That wasn’t the only time delay. I also learned that I wouldn’t receive my card in the mail for five to seven days. I was surprised since with some other prepaid cards, it’s possible to sign up for an account and begin using the number for online purchases until the permanent card arrives. In retail-store cards, you generally get a temporary card until the permanent arrives.
So, I called customer service. On the bright side, I was in contact with an actual agent in under 30 seconds. Once I explained the issue, he confirmed that I would have to wait. Note to consumers: there is no instant gratification with MoneyWise online.
Clear Disclosure, No Maintenance Fee, but Some Fees to Watch Out For
Fees are a big deal in prepaid these days. Consumers are tired of getting socked with hidden fees and merchants are tired of fielding the complaints. Knowing this, Western Union does a good job of clearly displaying a handful of the most common fees in a very clear box on the website. Western Union advertises no maintenance fees, but there are a host of feature-related fees. The good news is that they are basically comparable to competitors and banks. For example, there’s a $1.95 ATM withdrawal fee in addition to whatever the ATM provider charges. There is also an in-person reload fee of $4.95, which seems a bit high, but again is comparable and is offset by the less expensive $1 fee to reload by bank transfer.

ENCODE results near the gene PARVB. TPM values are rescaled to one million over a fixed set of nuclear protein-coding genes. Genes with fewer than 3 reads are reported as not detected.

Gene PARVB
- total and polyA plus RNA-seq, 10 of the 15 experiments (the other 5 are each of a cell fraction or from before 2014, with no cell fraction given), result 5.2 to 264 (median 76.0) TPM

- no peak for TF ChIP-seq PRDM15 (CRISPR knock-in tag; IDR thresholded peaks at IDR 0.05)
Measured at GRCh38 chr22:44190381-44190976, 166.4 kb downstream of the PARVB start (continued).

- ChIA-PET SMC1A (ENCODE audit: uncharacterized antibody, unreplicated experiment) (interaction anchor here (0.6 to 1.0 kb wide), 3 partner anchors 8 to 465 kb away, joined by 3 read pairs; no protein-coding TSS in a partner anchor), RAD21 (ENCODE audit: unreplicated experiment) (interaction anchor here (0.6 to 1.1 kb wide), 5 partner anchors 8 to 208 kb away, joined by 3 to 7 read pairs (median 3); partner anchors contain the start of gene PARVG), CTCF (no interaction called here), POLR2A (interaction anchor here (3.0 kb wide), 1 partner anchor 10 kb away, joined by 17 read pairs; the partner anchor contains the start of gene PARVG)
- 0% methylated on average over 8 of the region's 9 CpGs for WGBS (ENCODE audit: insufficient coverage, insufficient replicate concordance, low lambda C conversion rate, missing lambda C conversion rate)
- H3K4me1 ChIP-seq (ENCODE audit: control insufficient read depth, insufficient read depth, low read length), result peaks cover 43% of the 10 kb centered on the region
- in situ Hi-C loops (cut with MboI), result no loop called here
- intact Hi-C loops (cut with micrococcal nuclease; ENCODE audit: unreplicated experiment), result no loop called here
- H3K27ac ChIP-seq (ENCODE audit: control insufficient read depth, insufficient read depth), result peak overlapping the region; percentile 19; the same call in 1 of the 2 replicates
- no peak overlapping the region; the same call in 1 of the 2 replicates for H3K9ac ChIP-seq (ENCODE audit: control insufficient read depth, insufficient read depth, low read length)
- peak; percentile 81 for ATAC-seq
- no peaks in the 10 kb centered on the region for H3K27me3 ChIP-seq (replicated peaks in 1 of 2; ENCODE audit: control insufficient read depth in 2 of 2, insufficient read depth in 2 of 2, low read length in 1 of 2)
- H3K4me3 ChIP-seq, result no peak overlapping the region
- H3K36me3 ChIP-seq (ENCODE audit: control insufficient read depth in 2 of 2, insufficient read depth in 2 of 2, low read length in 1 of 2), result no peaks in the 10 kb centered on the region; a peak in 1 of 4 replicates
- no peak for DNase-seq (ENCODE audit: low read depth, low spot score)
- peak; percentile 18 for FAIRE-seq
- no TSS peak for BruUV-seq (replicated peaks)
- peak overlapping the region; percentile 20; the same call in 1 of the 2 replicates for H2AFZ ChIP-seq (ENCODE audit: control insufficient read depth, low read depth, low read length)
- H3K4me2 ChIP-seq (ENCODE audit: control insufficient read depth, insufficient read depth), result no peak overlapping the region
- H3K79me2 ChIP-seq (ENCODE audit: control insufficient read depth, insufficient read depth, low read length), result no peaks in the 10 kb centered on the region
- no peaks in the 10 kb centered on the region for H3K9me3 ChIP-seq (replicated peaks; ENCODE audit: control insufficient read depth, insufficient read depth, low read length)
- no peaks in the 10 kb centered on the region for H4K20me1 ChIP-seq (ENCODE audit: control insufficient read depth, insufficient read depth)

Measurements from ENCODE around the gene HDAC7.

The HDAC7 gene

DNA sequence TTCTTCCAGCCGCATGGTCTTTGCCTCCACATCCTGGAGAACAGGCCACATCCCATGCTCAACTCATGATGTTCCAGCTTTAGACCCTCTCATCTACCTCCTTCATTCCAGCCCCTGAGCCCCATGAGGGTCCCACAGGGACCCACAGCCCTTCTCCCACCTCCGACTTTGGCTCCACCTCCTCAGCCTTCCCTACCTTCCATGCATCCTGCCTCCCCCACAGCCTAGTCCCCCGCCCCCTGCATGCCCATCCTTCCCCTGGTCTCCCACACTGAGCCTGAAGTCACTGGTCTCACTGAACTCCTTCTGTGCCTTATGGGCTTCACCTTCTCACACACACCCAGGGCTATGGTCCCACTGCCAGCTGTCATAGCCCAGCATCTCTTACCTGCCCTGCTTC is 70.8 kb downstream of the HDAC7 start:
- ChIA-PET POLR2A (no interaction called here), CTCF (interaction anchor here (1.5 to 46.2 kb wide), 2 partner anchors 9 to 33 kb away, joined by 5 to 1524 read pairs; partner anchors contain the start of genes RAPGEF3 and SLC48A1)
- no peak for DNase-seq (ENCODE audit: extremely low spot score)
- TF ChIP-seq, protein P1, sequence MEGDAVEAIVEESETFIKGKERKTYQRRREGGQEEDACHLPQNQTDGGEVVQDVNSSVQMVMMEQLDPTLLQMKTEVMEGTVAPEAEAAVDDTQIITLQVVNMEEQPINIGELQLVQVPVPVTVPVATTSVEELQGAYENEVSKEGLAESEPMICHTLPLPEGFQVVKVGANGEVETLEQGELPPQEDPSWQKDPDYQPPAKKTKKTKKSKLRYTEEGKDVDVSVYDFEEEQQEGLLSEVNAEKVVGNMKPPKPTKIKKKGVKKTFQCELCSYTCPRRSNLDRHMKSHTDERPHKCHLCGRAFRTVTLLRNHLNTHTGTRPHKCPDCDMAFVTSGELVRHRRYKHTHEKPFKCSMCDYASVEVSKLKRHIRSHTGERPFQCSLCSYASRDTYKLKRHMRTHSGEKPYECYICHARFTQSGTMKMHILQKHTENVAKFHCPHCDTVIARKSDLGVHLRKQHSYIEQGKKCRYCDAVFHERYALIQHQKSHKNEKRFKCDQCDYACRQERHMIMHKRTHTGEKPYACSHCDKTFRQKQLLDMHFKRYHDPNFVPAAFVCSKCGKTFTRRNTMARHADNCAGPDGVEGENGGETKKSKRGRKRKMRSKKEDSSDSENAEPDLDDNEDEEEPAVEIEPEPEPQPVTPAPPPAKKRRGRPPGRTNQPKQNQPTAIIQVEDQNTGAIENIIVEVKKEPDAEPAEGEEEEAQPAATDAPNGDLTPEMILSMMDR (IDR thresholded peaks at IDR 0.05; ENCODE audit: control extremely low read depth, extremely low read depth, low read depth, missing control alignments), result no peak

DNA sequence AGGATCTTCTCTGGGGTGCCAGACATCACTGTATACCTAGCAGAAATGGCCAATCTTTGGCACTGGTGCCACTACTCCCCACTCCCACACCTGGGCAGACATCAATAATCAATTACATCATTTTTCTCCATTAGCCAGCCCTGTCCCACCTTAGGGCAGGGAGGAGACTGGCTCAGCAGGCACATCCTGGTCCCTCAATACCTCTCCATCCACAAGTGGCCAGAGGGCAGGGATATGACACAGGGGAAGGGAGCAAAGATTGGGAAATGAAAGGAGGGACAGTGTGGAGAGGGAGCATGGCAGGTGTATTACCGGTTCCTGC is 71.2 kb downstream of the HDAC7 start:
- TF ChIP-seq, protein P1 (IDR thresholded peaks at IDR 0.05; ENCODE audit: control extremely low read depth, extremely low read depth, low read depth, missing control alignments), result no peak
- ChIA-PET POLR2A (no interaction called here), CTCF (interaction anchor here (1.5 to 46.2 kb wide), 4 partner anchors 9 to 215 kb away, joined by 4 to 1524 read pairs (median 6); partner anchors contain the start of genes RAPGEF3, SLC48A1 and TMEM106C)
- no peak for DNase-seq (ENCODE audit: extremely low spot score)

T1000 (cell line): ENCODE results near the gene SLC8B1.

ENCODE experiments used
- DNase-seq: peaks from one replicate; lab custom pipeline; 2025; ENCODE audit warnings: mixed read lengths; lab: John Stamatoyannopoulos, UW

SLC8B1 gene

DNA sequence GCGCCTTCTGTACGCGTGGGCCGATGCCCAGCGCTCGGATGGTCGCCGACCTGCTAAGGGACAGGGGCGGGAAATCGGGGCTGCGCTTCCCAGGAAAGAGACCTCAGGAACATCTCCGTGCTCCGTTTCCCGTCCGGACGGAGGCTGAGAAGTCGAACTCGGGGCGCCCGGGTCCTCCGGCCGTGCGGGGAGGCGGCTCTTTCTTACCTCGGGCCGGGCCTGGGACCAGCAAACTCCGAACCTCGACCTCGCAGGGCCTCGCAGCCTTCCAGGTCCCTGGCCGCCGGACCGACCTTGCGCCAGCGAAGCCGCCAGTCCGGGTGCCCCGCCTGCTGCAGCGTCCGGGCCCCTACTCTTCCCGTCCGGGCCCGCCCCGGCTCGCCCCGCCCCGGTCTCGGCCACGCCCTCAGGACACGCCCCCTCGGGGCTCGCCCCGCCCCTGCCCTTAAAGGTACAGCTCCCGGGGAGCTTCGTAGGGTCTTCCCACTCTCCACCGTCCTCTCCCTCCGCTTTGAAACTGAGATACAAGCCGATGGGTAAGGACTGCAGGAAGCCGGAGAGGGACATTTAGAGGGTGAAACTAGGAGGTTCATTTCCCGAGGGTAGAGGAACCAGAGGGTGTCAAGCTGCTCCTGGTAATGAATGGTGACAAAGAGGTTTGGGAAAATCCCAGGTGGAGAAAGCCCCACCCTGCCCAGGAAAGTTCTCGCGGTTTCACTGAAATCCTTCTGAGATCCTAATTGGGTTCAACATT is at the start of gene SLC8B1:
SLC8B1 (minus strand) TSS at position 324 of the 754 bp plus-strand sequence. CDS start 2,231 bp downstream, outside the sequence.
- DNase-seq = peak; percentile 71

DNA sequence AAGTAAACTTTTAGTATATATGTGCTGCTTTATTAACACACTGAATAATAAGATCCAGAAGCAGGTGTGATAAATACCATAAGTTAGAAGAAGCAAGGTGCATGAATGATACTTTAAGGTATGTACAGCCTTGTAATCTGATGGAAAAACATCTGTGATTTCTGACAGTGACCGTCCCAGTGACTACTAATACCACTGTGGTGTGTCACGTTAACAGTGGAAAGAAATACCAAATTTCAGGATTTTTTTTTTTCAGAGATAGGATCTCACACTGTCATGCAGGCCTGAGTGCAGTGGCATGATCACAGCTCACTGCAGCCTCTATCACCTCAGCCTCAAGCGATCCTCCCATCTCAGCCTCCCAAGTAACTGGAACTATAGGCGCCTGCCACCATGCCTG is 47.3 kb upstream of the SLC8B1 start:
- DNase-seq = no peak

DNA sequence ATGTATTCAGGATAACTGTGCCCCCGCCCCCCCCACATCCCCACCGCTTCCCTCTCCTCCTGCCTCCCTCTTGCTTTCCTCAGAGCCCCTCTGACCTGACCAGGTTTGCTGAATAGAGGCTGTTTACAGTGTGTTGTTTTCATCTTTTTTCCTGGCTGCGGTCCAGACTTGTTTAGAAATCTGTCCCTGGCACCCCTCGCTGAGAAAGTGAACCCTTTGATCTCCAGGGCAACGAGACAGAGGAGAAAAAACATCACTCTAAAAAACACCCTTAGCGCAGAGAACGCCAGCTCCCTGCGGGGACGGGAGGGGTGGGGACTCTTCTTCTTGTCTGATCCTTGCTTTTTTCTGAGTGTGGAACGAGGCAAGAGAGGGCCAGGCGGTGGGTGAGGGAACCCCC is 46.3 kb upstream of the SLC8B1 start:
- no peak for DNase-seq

Western Union is Thinking Ahead to Mobility
Prepaid financial services providers are plentiful these days, and one of the biggest differentiators is customer service and account management using mobile applications, including SMS alerts. Best practices call for providers to ask customer permission to send these texts during the purchasing process. Western Union is clearly thinking ahead because as soon as I clicked to register, I received a pop-up box asking me if it was ok to contact me with special offers via mobile SMS or email. Once customers agree to this, Western Union can also send promotional texts.
My Card Comes, I Buy With Ease